"In the last century, when the newly-established Church of Japan asked permission from its Mother Russian Church to change the festal calendar, permission was granted without any autocephalous Church making protest because there was a missionary need for this change. Certain great Christian Feasts had to be made to coincide with the important idolatrous holidays of the Japanese, just as in the first centuries of Christianity the Church fixed great Christian Feasts to coincide with great feasts of the idolators. This action was of great missionary significance and was like a counter-attack of the Church which persecuted the demons, at the very moment they were wreaking the most havoc. In this way, for example the feast of the Nativity was arranged to be celebrated on the days of the idolatrous feast of the birth of the sun. So then, we have two Churches that changed the festal calendar: the Church of Japan and the Church of Greece. How great, however, is the difference between these two changes! The first took place in order to facilitate the spread of Orthodoxy in an idolatrous land, and the other in order to facilitate the introduction of the West's heresies into an Orthodox land for the glory of Ecumenism. The same act was on one occassion constructive, and on another occassion destructive."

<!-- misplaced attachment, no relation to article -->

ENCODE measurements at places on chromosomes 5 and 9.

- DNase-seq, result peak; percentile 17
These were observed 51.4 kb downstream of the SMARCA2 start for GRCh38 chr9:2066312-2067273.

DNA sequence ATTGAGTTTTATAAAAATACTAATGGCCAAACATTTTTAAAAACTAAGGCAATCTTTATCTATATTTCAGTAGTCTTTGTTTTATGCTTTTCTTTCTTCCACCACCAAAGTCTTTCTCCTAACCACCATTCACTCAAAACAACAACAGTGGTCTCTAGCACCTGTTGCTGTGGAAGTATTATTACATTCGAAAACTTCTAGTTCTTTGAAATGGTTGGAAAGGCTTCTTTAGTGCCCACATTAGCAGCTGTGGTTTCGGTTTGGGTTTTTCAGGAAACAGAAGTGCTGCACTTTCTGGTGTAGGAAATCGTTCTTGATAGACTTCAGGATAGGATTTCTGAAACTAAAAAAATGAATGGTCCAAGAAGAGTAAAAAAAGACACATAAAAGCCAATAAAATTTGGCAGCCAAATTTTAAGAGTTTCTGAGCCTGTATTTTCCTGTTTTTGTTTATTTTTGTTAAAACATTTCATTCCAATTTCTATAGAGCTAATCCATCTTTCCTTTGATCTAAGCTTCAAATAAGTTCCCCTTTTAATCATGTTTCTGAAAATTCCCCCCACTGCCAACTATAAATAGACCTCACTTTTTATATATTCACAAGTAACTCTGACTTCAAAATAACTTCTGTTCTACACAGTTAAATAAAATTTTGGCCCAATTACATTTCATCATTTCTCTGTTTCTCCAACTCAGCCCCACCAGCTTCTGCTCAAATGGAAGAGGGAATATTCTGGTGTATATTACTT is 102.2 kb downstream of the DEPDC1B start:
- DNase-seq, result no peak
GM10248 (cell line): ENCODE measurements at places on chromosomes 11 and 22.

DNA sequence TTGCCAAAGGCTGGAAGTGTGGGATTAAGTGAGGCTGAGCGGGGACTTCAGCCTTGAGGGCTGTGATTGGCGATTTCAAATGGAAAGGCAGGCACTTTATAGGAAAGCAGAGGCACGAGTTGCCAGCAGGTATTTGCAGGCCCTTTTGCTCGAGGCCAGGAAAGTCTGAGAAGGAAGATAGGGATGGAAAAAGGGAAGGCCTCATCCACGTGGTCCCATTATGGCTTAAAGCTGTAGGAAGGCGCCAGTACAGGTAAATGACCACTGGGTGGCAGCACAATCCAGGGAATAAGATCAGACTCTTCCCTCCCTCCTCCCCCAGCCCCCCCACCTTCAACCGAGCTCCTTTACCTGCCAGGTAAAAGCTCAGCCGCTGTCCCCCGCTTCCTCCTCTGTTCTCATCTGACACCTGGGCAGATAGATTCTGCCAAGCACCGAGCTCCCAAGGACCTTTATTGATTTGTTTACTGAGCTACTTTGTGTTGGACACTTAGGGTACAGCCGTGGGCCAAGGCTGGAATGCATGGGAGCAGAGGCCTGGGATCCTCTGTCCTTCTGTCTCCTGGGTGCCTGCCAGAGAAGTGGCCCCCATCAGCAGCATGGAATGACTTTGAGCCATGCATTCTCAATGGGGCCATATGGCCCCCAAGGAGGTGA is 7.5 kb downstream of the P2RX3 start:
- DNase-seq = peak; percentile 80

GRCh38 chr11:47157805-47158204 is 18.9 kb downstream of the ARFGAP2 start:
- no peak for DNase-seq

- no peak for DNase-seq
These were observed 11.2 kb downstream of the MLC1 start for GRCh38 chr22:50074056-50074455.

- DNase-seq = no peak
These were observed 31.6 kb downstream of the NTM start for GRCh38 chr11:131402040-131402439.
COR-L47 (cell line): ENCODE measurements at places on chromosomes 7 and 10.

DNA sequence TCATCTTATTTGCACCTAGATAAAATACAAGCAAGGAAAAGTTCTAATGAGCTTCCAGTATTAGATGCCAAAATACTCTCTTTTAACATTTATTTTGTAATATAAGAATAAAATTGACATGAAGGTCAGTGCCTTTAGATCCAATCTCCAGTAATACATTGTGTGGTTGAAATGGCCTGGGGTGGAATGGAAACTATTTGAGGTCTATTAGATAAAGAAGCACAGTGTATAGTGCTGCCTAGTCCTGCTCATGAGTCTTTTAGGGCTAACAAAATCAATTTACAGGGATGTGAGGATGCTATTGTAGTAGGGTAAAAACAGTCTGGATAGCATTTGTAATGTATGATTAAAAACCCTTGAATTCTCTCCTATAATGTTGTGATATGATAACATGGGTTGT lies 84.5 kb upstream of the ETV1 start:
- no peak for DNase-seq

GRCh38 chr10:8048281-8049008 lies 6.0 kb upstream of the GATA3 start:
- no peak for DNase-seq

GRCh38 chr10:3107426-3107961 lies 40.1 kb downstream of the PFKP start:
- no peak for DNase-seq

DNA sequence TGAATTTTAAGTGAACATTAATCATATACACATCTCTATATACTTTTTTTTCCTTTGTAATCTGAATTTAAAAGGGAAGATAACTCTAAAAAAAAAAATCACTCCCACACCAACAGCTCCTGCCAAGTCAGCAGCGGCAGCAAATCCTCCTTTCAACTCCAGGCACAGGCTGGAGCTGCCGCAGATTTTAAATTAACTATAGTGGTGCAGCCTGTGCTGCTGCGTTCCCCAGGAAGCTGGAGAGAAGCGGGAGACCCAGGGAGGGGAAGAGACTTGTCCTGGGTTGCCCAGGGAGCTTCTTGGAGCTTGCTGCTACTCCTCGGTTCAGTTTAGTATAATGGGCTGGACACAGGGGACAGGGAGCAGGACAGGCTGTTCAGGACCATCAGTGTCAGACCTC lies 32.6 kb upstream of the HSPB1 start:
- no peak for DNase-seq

Is anyone familiar with the current liturgical calendar used in Japan? Do they continue to use a calendar specific to the culture in Japan, or have they now adopted the common Julian or "Revised Julian" reckoning?
Edited by Christophoros, 06 February 2009 - 01:23 AM.